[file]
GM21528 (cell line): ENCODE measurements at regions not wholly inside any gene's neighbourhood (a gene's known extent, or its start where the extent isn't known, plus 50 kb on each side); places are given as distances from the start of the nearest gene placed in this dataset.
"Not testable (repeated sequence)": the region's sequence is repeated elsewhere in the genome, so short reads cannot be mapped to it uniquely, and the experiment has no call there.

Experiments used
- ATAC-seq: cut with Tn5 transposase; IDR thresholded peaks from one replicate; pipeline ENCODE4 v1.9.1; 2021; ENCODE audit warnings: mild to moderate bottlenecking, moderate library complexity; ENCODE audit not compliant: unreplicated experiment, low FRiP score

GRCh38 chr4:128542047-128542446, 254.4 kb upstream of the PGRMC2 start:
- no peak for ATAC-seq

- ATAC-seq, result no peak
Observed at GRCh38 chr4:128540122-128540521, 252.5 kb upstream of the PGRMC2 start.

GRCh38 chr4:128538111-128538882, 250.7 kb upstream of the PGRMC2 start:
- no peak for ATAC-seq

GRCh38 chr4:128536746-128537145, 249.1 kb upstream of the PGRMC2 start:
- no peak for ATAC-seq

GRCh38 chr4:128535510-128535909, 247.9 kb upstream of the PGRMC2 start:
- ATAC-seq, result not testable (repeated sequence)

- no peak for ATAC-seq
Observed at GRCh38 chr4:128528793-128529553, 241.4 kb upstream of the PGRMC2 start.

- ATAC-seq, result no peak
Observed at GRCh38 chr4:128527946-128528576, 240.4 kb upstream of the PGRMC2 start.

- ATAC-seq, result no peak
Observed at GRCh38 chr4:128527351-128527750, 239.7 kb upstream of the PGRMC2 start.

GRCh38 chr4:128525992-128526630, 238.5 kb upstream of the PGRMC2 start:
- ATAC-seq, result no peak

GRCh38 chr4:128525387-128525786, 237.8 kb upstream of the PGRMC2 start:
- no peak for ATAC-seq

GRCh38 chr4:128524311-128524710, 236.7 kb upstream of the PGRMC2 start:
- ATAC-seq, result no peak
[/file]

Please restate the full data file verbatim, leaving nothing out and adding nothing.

GM21528 (cell line): ENCODE measurements at regions not wholly inside any gene's neighbourhood (a gene's known extent, or its start where the extent isn't known, plus 50 kb on each side); places are given as distances from the start of the nearest gene placed in this dataset.
"Not testable (repeated sequence)": the region's sequence is repeated elsewhere in the genome, so short reads cannot be mapped to it uniquely, and the experiment has no call there.

Experiments used
- ATAC-seq: cut with Tn5 transposase; IDR thresholded peaks from one replicate; pipeline ENCODE4 v1.9.1; 2021; ENCODE audit warnings: mild to moderate bottlenecking, moderate library complexity; ENCODE audit not compliant: unreplicated experiment, low FRiP score

GRCh38 chr4:128542047-128542446, 254.4 kb upstream of the PGRMC2 start:
- no peak for ATAC-seq

- ATAC-seq, result no peak
Observed at GRCh38 chr4:128540122-128540521, 252.5 kb upstream of the PGRMC2 start.

GRCh38 chr4:128538111-128538882, 250.7 kb upstream of the PGRMC2 start:
- no peak for ATAC-seq

GRCh38 chr4:128536746-128537145, 249.1 kb upstream of the PGRMC2 start:
- no peak for ATAC-seq

GRCh38 chr4:128535510-128535909, 247.9 kb upstream of the PGRMC2 start:
- ATAC-seq, result not testable (repeated sequence)

- no peak for ATAC-seq
Observed at GRCh38 chr4:128528793-128529553, 241.4 kb upstream of the PGRMC2 start.

- ATAC-seq, result no peak
Observed at GRCh38 chr4:128527946-128528576, 240.4 kb upstream of the PGRMC2 start.

- ATAC-seq, result no peak
Observed at GRCh38 chr4:128527351-128527750, 239.7 kb upstream of the PGRMC2 start.

GRCh38 chr4:128525992-128526630, 238.5 kb upstream of the PGRMC2 start:
- ATAC-seq, result no peak

GRCh38 chr4:128525387-128525786, 237.8 kb upstream of the PGRMC2 start:
- no peak for ATAC-seq

GRCh38 chr4:128524311-128524710, 236.7 kb upstream of the PGRMC2 start:
- ATAC-seq, result no peak